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Analysis Of Anthem For Doomed Youth By Wilfred Owen

1506 words - 6 pages

Analysis of Anthem For Doomed Youth by Wilfred Owen

The first poem that I am to analyse is 'Anthem for Doomed Youth,'
written by Wilfred Owen. This poem is a sonnet. It has fourteen lines.
In this poem, the first and fourth lines rhyme, as do the second and
third. The first stanza is mainly about the battlefield, whereas the
second stanza is more about the feelings of friends and family back at
home.

This poem starts off at a quick pace, and then slows down throughout
the poem, drawing to a slow and sombre close. Throughout this poem the
feel of a war style funeral is compared and contrasted to the ways in
which men died in the war.

The title 'Anthem for Doomed Youth,' gives you a first impression of a
sad poem. 'Anthem' is normally, and in my eyes a song that is sung in
churches. The word 'Doomed' is used to suggest that the soldiers are
alive but have an inevitable death, it symbolises death and conjures
up the image that the soldiers are on a journey to hell. The word
'Youth' is used to remind the reader that these soldiers were only
young men, with their whole lives ahead of them, but this has now been
ruined.

The opening line 'What passing bells for these who die as cattle?'
uses a simile to conjure up the image of a slaughterhouse. It creates
the image of mass burials, as the 'cattle' are being slaughtered. It
highlights the sacrifice that the soldiers gave. This opening line is
a question to the reader in order to make them think more about the
poem. The poem seems to give the reader a chance to step into a
soldier's shoes in order to experience his feelings.. 'Only the
monstrous anger of the guns' is the answer to this question. Through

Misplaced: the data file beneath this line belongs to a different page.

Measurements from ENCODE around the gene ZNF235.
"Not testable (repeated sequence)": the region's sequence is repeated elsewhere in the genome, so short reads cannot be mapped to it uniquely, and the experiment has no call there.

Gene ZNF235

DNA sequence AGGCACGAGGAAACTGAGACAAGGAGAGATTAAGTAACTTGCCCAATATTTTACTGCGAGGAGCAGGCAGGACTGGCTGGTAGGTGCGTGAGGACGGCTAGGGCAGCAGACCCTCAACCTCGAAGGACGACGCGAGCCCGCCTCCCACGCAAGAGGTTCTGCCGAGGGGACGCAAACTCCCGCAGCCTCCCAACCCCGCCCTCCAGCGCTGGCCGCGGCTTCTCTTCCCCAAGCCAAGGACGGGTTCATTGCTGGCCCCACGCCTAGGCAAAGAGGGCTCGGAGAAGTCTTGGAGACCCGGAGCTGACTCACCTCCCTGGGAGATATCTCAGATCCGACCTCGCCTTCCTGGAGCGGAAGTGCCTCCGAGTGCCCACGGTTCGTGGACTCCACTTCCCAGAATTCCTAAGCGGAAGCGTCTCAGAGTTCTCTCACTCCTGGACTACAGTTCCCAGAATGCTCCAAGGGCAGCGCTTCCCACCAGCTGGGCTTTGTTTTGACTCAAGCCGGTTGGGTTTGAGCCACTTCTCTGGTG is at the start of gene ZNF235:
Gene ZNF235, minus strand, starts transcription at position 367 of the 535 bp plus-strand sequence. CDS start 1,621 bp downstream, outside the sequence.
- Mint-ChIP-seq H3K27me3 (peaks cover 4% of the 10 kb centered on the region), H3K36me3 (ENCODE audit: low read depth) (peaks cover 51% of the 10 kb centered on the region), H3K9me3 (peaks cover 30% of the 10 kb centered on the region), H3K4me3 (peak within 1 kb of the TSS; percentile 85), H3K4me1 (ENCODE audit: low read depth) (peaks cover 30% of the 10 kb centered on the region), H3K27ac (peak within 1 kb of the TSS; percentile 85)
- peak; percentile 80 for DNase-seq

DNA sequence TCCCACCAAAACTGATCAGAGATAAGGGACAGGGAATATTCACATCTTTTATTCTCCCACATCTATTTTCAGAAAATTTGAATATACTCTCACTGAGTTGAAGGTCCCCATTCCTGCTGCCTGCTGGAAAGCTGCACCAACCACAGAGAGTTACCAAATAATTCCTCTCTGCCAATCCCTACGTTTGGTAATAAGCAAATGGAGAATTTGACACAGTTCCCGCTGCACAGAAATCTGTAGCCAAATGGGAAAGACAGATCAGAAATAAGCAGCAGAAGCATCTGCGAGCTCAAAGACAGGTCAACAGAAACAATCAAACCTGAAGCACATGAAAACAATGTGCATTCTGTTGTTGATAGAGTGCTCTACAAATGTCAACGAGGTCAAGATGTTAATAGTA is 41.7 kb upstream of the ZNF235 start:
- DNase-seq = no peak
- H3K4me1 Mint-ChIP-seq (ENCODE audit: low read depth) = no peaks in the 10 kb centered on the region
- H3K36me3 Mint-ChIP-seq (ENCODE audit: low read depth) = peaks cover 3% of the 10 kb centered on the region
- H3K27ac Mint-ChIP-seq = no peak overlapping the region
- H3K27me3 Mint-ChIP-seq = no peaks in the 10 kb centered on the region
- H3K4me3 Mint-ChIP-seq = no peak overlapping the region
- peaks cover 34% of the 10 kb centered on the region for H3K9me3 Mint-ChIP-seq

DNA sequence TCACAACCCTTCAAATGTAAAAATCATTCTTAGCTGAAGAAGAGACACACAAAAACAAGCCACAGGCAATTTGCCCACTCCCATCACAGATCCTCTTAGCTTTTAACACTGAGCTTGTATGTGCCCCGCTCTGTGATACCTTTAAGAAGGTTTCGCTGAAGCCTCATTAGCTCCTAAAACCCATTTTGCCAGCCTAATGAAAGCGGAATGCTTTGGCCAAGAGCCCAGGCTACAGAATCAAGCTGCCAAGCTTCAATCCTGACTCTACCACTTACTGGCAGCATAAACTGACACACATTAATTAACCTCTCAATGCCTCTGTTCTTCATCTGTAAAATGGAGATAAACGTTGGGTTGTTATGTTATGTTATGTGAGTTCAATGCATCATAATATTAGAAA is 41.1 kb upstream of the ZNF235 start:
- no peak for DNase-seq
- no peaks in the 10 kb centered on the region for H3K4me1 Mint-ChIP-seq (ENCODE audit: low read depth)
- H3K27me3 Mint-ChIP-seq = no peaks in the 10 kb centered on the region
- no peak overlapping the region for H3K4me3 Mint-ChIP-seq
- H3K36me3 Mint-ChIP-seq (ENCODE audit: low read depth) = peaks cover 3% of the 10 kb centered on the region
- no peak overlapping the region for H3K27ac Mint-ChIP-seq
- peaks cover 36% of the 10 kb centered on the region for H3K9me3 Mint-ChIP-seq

personification the guns responsible for taking so much human life are
made out to be evil. The image that is created is that there is a mass
of exploding shells. 'Guns' is a loud and rhythmic word, creating the
impression that this war is angry, like a monster. 'Only the
stuttering rifles' rapid rattle can patter out their hasty orisons,'
are two lines that imply that instead of prayers, the soldiers
received the firing of bullets. 'Stuttering' is an onomatopoei.
Alliteration is used on the 'r' sounds to emphasise the sounds of
destruction that were occurring.

'No mockeries…no prayers nor bells…nor choirs,' is the start of the
fith line and tells the horrible way in which the soldiers leave the
world and that instead of having a decent funeral these soldiers who
have died fighting for their country received 'The shrill demented
choirs of wailing shells and bugles.' 'Shrill' is a hard word that
creates the image that the 'funeral' was not a quiet and peaceful way
of saying goodbye to the soldiers. It creates a very piercing sound
and is a harsh word. The word 'demented' is used to describe the
shells. This conjures up...

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